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How Drew Sanders could help the Cowboys once again land the best player at his position

The Cowboys could land one the best linebackers in the draft late in the first round.

Liberty v Arkansas Photo by Wesley Hitt/Getty Images

After putting together two-straight 12-win seasons, the Dallas Cowboys once again find themselves picking late in the draft order. The first time they’ll be on the clock will be at pick 26. For your run-of-the-mill drafting team, this could present quite a disadvantage, but for Will McClay and company, it just heightens the challenge.

Last year, despite picking 24th overall on Day 1, they ended up with arguably the best offensive lineman in the draft. That’s rather impressive considering six other offensive linemen were selected by the time the Cowboys were on the clock. The Cowboys’ track record for finding a first-round gem speaks for itself. Nine of the team’s last 11 first-round selections have earned All-Pro honors.

Being able to sift out the best players available is a great skill, but the Cowboys' résumé of drafting over the last dozen or so years shows an interesting pattern. Whether by design or happenstance, the Cowboys often find themselves selecting what they believe is the best player at their respective position.

It is important to reiterate that the list of players above are players the Cowboys’ believed were the best at their respective position at the time of the draft. We know Justin Jefferson is the better wide receiver from his draft class, but nobody had him rated higher than the consensus no. 1 WR that year, CeeDee Lamb.

If the Cowboys again follow this pattern, who would be a prime candidate from this year’s draft class? So, far we have identified Florida’s O’Tyrus Torrence as the best guard prospect as well as Texas’ Bijan Robinson who is the consensus top running back in this draft. Today, we’re going to go with another top prospect who might make it to pick 26.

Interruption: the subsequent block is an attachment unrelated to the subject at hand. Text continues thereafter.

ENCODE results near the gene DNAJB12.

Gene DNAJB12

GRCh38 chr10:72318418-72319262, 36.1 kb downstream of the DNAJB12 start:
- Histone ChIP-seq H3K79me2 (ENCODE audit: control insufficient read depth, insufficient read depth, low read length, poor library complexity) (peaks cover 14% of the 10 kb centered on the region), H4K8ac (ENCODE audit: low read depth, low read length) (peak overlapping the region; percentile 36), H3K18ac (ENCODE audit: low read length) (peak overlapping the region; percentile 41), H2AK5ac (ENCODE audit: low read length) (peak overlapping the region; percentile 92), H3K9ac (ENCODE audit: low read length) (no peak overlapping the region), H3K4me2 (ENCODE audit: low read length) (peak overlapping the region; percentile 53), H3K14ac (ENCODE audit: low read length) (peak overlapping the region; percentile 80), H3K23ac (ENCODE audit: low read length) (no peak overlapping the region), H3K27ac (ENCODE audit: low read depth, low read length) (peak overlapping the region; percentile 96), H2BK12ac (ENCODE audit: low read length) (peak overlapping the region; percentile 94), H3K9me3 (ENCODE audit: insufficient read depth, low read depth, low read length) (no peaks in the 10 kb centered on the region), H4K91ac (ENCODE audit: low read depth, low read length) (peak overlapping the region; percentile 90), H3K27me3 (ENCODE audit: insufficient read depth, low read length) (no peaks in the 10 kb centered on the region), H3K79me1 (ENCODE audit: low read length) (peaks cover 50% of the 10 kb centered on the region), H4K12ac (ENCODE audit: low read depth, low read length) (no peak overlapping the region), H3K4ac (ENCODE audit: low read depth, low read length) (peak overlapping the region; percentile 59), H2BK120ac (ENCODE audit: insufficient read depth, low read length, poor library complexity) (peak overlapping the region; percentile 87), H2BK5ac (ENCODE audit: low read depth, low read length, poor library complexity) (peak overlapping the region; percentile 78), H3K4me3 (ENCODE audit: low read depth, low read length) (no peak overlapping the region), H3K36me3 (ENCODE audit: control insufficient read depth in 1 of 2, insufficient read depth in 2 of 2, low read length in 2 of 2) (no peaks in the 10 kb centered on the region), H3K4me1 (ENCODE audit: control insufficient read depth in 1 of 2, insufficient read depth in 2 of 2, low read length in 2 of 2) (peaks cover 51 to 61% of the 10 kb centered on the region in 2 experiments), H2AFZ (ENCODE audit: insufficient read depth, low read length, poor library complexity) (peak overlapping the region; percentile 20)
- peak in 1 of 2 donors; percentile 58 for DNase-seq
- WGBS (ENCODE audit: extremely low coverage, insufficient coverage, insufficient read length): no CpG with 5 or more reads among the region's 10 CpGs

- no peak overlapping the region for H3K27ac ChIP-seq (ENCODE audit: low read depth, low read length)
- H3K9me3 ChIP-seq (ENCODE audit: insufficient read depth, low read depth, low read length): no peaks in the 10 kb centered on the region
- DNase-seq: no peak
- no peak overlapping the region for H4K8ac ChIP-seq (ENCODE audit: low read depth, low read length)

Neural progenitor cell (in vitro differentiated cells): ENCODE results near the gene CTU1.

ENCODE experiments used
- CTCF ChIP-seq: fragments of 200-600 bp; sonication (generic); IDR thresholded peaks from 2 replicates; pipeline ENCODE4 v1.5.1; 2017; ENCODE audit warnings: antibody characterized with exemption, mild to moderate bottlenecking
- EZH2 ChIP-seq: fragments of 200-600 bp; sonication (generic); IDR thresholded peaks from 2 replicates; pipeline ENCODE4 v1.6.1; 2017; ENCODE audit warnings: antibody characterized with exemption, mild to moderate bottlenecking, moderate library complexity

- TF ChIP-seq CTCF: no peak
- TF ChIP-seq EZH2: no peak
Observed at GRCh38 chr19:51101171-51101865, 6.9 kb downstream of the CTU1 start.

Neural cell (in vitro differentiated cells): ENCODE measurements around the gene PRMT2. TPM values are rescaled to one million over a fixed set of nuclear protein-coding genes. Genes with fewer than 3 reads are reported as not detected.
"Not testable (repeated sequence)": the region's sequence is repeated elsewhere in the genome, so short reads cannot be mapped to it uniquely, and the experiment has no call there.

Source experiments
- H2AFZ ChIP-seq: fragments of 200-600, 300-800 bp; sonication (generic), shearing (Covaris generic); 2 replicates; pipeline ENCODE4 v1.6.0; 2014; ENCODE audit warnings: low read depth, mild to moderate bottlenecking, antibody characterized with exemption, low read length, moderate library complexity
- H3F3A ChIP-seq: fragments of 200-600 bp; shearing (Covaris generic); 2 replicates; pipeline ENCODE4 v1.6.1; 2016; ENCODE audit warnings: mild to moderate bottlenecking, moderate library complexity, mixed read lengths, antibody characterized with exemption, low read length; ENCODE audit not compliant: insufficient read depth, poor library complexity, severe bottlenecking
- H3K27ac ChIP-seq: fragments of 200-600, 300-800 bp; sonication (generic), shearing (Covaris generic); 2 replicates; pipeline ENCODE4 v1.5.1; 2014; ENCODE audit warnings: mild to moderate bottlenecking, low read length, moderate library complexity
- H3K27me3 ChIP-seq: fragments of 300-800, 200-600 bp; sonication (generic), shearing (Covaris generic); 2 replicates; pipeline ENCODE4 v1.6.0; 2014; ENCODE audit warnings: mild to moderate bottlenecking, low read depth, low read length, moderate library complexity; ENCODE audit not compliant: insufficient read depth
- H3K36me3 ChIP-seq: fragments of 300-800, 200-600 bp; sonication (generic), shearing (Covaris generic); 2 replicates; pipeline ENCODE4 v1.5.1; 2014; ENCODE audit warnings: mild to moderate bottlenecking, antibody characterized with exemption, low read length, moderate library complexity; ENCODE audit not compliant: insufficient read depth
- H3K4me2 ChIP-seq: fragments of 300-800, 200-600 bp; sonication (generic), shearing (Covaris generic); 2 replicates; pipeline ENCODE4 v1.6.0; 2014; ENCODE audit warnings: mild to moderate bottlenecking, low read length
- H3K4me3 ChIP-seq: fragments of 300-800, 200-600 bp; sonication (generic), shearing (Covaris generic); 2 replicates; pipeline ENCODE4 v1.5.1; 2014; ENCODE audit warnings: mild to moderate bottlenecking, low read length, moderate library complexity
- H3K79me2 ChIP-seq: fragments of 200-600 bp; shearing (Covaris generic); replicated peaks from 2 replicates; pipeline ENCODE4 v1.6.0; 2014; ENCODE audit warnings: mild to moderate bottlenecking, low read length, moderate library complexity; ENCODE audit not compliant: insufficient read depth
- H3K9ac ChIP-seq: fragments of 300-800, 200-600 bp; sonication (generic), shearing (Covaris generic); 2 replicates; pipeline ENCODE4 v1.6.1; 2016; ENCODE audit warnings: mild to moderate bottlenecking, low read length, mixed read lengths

Drew Sanders is one of the more intriguing players from this draft as his successful transition from an Alabama edge rusher to an Arkansas off-ball linebacker has opened up endless possibilities for this young defender. At 6’5” he is a tall drink of water, only this thirst-quenching beverage tackles everything in sight. Sanders has great length which helps him latch on to ball carriers and wrap them up. He moves very well as his ability to run down his target is top notch.

One of the fun things to watch on tape with Sanders is how he anticipates. He’ll stutter-step his movement and slowly watch how the play is developing before unleashing the fury. He has a good head about him when it comes to making plays and possesses the intangibles to be a star in this league. Sanders’ experience on the edge just adds to his dynamic playmaking ability as he can rush the passer at times.

Why he could slide to 26

The most apparent reason is that off-ball linebackers aren’t selected early in drafts. Last year, the first ones selected were Quay Walker (22nd overall) and Devin Lloyd (27th overall). Another reason is that Sanders only has one year of significant production in college. It’s a little Vander Esch-ish in the sense that he did next to nothing his freshman and sophomore seasons only to light it up his junior year.

Sanders is still a work in progress. His lack of experience at linebacker does show. He needs to process plays a little faster and will need to bulk up if he is to fight off NFL linemen pushing into the second level.

Why this makes sense for Dallas

The Cowboys' most experienced linebacker currently on the roster is Damone Clark who has five career starts after stepping on the field in Week 8 of last season. Both of their starters from last year, Leighton Vander Esch and Anthony Barr, are unrestricted free agents. The team needs to replenish its linebacker group with more talent and continue to strengthen its run-stopping capability.

Additionally, this team likes to take big shots and Sanders is a player who has high upside if he can grow into himself and improve on the field with more experience. The athleticism is there and he has a nose for making plays. Sure, there are linebackers to be found all over this draft and it may not be ideal to use its top resource for an off-ball linebacker, but Sanders has the potential to be a special player.

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